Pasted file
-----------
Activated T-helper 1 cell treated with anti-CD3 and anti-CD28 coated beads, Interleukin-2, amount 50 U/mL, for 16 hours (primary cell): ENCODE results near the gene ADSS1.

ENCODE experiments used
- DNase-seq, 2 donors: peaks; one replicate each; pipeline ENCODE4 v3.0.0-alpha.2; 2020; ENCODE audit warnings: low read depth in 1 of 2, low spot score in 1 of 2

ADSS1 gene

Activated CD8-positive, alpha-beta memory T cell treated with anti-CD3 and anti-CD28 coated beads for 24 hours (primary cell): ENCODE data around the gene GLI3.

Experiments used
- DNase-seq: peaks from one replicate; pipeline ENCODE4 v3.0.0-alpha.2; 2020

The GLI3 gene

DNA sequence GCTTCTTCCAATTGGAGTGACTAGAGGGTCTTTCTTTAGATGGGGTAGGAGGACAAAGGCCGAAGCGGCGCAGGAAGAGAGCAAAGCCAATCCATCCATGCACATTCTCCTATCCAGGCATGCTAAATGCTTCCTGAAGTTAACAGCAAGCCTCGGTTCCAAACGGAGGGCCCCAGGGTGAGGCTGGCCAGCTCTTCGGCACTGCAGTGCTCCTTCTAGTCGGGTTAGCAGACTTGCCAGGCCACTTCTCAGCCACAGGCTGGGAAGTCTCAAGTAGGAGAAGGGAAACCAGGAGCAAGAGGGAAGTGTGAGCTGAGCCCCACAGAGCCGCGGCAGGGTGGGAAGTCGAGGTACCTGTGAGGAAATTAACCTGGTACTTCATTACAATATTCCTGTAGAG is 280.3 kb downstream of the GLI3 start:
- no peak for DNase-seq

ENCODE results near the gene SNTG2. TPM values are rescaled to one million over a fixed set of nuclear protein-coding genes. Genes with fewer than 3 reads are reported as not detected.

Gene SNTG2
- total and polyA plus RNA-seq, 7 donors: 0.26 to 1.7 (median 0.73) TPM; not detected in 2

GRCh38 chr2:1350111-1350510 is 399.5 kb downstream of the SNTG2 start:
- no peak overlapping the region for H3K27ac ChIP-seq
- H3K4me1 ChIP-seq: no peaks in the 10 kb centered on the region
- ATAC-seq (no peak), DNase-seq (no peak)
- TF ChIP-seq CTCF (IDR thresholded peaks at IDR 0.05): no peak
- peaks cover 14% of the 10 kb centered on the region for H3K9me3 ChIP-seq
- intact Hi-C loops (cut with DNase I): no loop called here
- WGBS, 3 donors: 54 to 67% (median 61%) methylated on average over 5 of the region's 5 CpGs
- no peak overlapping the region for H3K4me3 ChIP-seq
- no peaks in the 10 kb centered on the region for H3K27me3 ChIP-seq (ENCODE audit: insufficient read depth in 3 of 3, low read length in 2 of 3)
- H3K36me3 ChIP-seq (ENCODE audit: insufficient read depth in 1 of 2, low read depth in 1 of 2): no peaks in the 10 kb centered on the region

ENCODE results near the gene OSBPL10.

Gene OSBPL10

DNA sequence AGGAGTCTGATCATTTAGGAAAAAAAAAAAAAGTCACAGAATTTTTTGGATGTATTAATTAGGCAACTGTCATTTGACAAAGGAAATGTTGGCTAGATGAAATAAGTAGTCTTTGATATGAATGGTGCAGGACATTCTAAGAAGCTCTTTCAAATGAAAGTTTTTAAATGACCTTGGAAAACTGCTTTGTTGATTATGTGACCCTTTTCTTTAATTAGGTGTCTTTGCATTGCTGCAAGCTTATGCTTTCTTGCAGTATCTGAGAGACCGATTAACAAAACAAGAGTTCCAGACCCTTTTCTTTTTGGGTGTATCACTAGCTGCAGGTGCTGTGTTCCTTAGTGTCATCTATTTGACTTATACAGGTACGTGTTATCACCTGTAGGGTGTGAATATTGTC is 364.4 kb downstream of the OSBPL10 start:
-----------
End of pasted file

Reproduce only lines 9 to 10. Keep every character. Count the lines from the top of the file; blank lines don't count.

DNA sequence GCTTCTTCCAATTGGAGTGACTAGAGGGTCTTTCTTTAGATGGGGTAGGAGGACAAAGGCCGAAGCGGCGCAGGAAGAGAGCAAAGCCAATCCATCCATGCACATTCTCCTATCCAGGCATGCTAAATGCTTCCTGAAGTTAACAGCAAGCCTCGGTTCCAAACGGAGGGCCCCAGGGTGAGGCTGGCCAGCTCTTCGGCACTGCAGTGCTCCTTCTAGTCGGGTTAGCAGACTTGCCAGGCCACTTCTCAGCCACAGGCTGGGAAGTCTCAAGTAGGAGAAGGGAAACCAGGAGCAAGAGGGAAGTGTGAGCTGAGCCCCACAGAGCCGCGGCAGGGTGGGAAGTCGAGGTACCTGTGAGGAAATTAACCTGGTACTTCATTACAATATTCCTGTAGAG is 280.3 kb downstream of the GLI3 start:
- no peak for DNase-seq